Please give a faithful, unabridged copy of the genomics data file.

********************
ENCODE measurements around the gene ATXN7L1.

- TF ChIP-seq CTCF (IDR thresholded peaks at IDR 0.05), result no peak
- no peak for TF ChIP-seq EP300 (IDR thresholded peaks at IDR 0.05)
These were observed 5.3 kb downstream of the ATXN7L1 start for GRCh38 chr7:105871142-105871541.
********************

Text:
ENCODE measurements around the gene ATXN7L1.

- TF ChIP-seq CTCF (IDR thresholded peaks at IDR 0.05), result no peak
- no peak for TF ChIP-seq EP300 (IDR thresholded peaks at IDR 0.05)
These were observed 5.3 kb downstream of the ATXN7L1 start for GRCh38 chr7:105871142-105871541.